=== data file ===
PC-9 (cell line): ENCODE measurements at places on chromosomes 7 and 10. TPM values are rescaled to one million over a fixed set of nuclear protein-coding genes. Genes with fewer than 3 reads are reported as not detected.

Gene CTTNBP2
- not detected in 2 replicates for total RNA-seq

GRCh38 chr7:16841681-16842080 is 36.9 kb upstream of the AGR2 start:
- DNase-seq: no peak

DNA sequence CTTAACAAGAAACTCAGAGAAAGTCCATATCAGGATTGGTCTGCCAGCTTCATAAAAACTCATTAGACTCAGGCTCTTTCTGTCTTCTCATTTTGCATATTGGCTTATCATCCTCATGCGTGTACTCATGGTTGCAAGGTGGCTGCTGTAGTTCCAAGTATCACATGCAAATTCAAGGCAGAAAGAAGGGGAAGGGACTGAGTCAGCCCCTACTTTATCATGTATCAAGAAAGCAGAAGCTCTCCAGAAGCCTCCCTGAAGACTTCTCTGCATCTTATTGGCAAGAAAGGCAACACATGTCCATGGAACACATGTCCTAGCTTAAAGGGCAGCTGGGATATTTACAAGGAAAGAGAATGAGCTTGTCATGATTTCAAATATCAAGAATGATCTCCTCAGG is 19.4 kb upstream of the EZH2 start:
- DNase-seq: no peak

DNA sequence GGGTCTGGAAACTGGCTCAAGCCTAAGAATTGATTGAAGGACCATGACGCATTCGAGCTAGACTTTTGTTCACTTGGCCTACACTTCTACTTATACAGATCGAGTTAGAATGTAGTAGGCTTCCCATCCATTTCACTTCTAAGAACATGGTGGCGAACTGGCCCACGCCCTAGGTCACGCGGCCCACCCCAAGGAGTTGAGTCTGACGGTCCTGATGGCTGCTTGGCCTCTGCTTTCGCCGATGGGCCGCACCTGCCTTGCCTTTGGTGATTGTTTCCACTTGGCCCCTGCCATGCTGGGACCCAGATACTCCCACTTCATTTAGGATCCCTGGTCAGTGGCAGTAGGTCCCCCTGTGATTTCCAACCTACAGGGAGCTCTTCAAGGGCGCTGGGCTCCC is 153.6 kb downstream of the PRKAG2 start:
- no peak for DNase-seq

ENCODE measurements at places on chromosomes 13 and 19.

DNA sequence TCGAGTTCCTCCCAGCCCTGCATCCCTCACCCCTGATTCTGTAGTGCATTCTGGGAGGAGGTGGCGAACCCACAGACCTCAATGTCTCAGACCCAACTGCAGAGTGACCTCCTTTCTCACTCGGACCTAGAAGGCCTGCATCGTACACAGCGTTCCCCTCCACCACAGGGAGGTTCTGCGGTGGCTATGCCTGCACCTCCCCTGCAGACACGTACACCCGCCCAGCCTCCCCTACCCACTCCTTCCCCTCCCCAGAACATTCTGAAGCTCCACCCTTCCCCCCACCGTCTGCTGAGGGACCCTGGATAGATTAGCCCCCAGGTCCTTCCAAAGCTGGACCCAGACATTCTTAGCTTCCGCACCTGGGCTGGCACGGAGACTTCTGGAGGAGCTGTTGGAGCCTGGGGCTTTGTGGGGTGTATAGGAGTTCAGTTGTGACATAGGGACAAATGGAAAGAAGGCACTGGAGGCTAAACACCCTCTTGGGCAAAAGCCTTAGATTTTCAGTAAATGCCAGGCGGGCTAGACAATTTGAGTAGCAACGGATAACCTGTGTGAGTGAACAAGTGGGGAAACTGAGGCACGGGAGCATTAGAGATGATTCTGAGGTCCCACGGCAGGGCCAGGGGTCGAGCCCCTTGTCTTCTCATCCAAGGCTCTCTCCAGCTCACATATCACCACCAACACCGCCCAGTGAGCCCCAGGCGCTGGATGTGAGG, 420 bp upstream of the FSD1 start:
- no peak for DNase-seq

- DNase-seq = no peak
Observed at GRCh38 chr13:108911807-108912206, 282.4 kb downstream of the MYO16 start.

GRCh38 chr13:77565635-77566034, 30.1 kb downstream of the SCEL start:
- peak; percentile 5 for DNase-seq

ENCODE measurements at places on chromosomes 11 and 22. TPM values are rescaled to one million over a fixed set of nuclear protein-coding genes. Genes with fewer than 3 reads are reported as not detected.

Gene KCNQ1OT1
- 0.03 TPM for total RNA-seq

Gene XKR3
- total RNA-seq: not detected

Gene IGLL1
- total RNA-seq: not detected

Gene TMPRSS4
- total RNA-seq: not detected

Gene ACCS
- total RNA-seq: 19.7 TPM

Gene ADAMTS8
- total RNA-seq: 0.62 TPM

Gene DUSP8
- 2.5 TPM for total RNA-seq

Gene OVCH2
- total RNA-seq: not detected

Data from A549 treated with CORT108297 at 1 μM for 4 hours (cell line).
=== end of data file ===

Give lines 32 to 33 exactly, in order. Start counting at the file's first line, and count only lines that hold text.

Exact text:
Gene OVCH2
- total RNA-seq: not detected